Remo Vignali, head of sales and services for ABN AMRO's cash business in Japan, says companies are wising up to the cost of paying for overdrafts when cash surpluses exist in other subsidiaries. "The first thing Japanese clients want out of their cash management bank is an ability to improve efficiencies in their overnight investment accounts," he says. "They want to pool cash, link interest bearing accounts in a particular region and sweep these local positions into an overnight investment account."

The break for foreign banks to get involved in this revolution came with big bang back in 1998, when long overdue government initiatives saw the deregulation of the financial sector. Barriers that prevented foreign banks from participating in the market were brought down allowing them to join the cash clearing systems and offer yen services to clients.

Prior to this, the banks had concentrated on US dollar and other foreign currency clearing services for foreign multinationals with a presence in Japan. "Big bang allowed Japanese companies to hold offshore bank accounts which opened up a whole new market for us," says Tom Etzel, head of sales for North Asia at JPMorgan, one of the largest clearers of US dollars globally. Now banks like JPMorgan work with the offshore subsidiaries of Japanese companies, such as Sony and Nissan, offering settlement services and other wholesale banking products in the US, Europe and in some emerging markets including Asia.

"Once treasurers were able to convince their senior management to use a foreign bank they began to benefit from the process of pooling their global cash reserves," says Albrighton. "It took time for the concept of global liquidity management to sink in but now companies are using us to concentrate the different accounts they hold in countries around the world into one master account."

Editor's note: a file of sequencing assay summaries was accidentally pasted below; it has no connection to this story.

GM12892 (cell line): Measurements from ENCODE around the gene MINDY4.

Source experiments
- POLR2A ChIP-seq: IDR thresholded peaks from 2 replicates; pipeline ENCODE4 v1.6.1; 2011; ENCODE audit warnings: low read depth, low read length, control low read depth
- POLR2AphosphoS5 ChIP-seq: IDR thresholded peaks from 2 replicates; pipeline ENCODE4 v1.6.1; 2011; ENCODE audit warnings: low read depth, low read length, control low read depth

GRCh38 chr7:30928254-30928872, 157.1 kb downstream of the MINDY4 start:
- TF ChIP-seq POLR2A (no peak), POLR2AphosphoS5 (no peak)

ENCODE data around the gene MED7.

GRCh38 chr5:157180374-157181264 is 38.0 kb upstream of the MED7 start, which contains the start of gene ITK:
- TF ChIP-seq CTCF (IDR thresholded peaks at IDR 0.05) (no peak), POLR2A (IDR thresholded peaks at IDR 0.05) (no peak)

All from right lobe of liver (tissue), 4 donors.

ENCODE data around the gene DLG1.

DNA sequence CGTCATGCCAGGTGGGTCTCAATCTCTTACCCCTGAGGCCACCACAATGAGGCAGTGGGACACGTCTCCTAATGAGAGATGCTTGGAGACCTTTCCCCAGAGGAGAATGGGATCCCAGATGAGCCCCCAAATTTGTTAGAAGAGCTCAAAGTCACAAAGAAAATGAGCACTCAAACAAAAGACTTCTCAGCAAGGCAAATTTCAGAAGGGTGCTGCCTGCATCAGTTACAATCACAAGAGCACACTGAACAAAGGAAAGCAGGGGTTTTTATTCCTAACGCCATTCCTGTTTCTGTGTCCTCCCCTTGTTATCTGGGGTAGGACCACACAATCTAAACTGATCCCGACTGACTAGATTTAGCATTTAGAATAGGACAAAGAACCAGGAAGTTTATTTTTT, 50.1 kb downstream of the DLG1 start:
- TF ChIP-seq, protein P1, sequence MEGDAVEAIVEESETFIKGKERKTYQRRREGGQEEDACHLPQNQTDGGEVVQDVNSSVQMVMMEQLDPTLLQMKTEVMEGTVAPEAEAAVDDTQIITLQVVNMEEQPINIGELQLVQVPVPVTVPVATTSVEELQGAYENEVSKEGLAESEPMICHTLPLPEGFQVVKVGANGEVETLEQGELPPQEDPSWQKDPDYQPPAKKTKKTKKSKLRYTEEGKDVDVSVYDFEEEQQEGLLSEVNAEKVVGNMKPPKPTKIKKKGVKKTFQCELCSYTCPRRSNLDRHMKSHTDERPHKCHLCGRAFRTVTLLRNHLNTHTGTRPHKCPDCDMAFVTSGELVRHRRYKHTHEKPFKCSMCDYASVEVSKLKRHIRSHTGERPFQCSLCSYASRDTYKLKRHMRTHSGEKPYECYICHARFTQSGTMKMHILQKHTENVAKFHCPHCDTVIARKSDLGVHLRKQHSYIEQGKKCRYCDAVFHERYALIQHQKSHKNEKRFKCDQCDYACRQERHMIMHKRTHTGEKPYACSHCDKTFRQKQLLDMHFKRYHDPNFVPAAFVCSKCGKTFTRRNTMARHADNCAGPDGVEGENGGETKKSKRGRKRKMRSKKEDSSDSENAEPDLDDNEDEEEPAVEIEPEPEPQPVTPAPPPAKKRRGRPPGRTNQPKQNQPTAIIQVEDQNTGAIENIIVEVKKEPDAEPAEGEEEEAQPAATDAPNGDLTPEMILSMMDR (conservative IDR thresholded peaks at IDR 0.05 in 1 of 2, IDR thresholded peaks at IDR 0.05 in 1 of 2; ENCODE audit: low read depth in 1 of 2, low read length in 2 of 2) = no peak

For the time being it seems customers are choosing European banks to handle their European accounts and US banks to handle their US interests. "Big multinational companies are reluctant to have one overseas banking partner," says Komori. "They tend to use a different bank to handle their US dollar and euro needs."

Deregulation also meant that overseas banks could now offer yen services to foreign and domestic clients. Most foreign banks are members of the Yen Clearing System (YCS) used by non-resident companies to clear onshore yen transactions. The platform is English based which makes it easy to integrate into a company's back office systems.

A handful of foreign players are also members of Zengin, the yen clearing system for locally-based clients. Membership to Zengin means the banks can expand their offerings to Japanese multinationals by handling their onshore yen accounts as well as their offshore foreign currency accounts. But the system is delivered in Japanese requiring heavy investment in translation technology to make it compatible with English language back office engines.